Appetite, in general, signifies the natural instinctive desire, by which the animal is led to pursue the gratifications of sense. In the present instance, however, we shall confine its meaning to the Craving for food. In this respect, the appetite of man may be divided into three different species, though that evinced by inferior animals is naturally simple, because it is not impaired by art. Thus, if children were never enticed, by weak pa-rents, and ignorant nurses, to eat more than their own inclination directs them, or to partake of highly flavoured artificial dishes which stimulate the palate, and preternatu-rally distend the stomach, there is every reason to believe, that the fol-lowing classification would be unnecessary :
1. The natural appetite, which is contented, as well with the most simple as the most compound and delicious dishes : such is that of country people employed in hard manual labour; of children who have not been mismanaged in the nursery ; and of every rational person who is convinced of the advantages resulting to both mind and body, from a simple and frugal diet.
2. The artificial appetite of the epicure, the hypochondriac, and the tipler; all may be ranked under the same class. It would be needless to add, in this place, any other remark, than that such an inclination for sensual enjoyment remains only so long as the operation of these exquisite stimulants continues. When the papillary nerves of the palate can be no longer influenced by such excitement, the sensualist loses his appetite, and is punished with all the concomitant symptoms of indigestion.
3. The habitual appetite, though partly acquired, is not liable to those serious objections which apply to the latter species; nor is it attended with any other disadvantages than those arising from long-fasting, or an undue allowance of food on particular occasions. Thus, after fatiguing exercise, when the fibres of the digestive organs are already weakened, and the circulation of the blood to those parts is unusually increased, the nourish-1 ment then received can be digested only with great difficulty, and to the detriment of the body.
Want of appetite may proceed either from a defective energy of the stomach, originating more frequently from an immoderate quantity, than the improper quality, of food; or it may be occasioned by the sympathy of other diseased parts, such as the liver, bowels, uterus, etc.; or by intestinal worms, obstructions of the mesentery, and many other causes. Hence it will be understood, that there can be no specific remedy suggested to remove the complaint; but that the treatment must be regulated by the nature of the case, and the constitution of the patient. In general, however, the following hints deserve attention. When the stomach loathes wholesome food, and is troubled with habitual flatulency, and eructations of a bitter, rancid, or saline taste, it should be previously ascertained, whether an emetic be proper, or necessary, to evacuate its foul contents. Yet to determine this point, requires a degree of skill and experience which few persons in common life possess : on the other hand, the administration of a simple emetic may be attended with serious consequences. For this reason, we would previously recommend a change of air and diet; early rising in the morning; gentle exercise; abstinence from all hot drinks, particularly tea, punch, and hot broths, fat or hard meat, spirituous liquors, tobacco, etc.; to avoid the influence of depressing passions, such as excessive grief, fear and anxiety; and if this treatment, after having been rigorously pursued for several days or weeks, produce no change in the appetite, then to have recourse to gentle emetics, or rather to the operation of nauseating medicines. According to our experience, the powder of ipecacuanha, jn the smallest doses of a quarter or sixth part of a grain, in a little cold water, repeated every ten minutes for two or three hours together, before breakfast, stands eminently recommended in disorders of this nature, and has seldom failed to be of service to phlegmatic or corpulent individuals, when continued for several mornings. But it there appear to be great fulness of the stomach, or bowels, attended with the symptoms before described, it will sometimes be necessary to give such an emetic as may, according to circumstances, at the same time relieve the bowels. A mixture of two parts of ipecacuanha wine, and one part of antimonial wine taken in single tea-spoonfuls every quarter of an hour, without any farther drink till it begins to operate, generally produces the desired effect.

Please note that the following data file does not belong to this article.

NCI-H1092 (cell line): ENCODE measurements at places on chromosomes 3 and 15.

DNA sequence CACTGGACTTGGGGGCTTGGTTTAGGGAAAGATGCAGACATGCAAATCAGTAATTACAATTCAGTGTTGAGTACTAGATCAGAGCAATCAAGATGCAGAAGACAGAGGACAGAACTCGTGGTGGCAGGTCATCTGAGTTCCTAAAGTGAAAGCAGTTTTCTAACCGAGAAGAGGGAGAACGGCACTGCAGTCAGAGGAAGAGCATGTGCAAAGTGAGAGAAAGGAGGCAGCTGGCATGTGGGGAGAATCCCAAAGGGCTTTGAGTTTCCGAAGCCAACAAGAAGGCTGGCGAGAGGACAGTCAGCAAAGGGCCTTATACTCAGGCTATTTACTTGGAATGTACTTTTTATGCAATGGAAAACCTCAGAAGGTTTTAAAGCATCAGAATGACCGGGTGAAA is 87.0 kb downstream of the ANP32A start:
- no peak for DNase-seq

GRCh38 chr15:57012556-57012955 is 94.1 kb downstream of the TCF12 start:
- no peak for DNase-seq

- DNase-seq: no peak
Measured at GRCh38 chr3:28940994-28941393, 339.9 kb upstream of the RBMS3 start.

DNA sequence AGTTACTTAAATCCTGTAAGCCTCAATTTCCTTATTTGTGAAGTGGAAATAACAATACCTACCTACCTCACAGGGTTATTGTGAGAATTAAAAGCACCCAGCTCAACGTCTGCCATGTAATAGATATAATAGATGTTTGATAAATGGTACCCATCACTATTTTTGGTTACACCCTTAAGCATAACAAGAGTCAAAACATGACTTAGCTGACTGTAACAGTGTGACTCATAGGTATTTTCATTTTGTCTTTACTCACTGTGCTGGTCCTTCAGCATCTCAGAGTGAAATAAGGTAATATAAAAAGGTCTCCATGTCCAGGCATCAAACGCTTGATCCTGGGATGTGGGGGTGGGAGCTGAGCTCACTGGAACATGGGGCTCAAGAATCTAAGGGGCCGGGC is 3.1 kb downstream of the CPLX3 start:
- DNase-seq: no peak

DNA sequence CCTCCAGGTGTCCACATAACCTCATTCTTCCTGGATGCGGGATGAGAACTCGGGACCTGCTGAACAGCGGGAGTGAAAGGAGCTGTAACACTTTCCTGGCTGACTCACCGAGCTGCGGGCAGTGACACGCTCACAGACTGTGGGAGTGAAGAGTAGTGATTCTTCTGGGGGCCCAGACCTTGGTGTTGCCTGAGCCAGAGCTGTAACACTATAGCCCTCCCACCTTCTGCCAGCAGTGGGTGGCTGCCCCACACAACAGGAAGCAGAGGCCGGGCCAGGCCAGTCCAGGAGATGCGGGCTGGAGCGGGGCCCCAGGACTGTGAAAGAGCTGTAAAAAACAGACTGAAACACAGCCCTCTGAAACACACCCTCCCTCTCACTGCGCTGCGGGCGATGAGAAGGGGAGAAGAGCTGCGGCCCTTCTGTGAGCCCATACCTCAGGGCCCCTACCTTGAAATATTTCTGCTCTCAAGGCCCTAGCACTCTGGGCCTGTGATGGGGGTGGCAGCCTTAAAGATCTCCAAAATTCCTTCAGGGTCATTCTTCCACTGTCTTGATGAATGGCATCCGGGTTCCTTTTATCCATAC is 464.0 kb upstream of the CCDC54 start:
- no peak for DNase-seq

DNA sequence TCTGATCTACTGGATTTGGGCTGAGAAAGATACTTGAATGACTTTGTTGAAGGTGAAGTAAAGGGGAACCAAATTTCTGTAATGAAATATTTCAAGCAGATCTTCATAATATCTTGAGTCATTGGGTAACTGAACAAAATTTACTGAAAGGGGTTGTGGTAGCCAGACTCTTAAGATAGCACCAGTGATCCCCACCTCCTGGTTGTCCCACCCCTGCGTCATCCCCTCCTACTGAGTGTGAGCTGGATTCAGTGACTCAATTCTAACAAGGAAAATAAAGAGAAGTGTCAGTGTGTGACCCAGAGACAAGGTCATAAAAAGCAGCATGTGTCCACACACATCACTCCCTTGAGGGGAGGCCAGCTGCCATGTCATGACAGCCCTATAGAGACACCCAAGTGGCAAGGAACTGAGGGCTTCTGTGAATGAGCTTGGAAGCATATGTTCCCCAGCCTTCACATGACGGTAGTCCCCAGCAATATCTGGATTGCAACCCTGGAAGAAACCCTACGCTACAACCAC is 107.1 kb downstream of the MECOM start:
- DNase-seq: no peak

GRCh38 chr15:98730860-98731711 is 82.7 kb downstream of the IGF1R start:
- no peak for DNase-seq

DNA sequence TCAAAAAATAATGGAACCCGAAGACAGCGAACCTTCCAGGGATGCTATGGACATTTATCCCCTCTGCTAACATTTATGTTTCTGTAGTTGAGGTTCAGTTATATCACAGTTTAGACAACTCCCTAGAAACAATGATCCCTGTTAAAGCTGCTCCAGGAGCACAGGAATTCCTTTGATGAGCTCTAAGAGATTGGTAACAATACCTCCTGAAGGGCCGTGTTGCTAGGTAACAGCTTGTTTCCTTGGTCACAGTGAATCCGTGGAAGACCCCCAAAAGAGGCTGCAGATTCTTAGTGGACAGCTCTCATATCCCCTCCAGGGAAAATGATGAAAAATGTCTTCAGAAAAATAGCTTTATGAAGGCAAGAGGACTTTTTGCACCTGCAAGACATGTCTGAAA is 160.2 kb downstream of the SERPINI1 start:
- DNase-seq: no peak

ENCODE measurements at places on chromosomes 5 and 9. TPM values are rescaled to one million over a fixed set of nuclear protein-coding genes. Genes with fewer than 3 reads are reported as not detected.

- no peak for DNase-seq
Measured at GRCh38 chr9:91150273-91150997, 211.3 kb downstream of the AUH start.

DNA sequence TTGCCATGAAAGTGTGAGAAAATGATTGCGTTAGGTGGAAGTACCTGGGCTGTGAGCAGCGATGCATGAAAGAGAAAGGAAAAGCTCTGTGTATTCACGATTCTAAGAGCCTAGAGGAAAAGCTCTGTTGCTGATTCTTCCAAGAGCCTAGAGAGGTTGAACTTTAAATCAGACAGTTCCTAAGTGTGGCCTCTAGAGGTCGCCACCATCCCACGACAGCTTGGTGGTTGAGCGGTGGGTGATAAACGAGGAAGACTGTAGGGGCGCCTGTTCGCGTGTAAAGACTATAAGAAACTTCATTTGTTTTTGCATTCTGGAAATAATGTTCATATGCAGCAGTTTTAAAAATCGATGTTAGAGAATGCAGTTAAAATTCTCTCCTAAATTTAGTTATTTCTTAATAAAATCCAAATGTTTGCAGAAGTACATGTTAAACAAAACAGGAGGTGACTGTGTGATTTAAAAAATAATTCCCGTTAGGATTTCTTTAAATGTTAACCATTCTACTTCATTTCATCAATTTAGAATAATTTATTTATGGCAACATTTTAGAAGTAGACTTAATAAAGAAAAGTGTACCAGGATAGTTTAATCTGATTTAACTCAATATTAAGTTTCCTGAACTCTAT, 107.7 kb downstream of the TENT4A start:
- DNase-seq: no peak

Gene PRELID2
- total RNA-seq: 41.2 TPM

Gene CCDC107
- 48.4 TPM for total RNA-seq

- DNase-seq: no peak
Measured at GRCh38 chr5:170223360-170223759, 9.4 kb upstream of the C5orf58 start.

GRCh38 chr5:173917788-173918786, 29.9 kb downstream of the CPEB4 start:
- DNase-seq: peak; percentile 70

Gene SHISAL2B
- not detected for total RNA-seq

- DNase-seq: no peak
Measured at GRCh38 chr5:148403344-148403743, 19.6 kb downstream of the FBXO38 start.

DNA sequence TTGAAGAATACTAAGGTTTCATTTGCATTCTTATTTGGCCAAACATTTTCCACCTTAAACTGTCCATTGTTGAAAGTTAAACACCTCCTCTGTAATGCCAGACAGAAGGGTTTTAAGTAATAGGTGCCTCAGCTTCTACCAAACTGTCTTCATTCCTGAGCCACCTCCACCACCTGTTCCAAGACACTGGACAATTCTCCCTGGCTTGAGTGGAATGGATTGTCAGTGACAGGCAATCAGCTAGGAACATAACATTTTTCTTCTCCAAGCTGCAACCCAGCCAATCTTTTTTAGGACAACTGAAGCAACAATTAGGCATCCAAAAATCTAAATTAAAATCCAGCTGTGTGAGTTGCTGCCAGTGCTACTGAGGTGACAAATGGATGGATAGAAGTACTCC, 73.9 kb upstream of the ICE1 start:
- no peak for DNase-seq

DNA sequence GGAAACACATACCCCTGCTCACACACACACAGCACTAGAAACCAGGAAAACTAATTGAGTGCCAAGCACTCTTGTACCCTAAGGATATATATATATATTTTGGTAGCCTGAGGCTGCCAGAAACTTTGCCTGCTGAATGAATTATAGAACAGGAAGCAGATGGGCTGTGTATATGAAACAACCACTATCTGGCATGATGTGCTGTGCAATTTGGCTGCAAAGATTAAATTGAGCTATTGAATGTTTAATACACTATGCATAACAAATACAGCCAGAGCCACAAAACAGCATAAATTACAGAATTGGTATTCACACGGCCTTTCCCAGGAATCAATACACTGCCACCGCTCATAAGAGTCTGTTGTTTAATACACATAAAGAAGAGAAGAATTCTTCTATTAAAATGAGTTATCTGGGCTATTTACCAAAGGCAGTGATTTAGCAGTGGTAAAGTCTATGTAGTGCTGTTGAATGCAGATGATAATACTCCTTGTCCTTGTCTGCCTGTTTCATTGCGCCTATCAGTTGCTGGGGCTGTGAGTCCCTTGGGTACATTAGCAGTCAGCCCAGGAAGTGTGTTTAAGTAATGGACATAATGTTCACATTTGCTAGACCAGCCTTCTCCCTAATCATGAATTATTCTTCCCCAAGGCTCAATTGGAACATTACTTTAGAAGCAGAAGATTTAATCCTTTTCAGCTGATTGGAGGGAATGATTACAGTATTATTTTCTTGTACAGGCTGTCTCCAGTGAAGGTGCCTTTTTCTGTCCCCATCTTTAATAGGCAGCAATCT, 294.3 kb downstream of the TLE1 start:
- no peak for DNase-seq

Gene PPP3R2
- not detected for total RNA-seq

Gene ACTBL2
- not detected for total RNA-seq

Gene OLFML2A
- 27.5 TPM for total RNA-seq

After the stomach and bowels have, by such, or similar means, been evacuated, it will be useful to strengthen the tone of the fibres, by drinking small draughts of cold chamomile-tea, or an infusion of quassia, or simple toast and water well prepared, which last may be justly considered as one of the mildest and most grateful corroborants.
An insatiable appetite may arise from too great a distension of the stomach in early infancy ; from an over-abundant secretion of the gastric or digestive liquor ; from drinking large quantities of stimulating acid beverage, such as cyder, perry, butter-milk, etc. but especially from a bad habit of fast eating, without properly masticating hard substances. Hence the first maxim in diet should be, to eat slowly, in order to prevent a sudden distension of the digestive organs, and to allow sufficient time for the food to be duly prepared, and gradually mixed with the gastric juice. It would be superfluous to add any other suggestions, respect-ing the treatment and cure cf this troublesome complaint, which, in the present times of frugality, cannot fail to find its own remedy.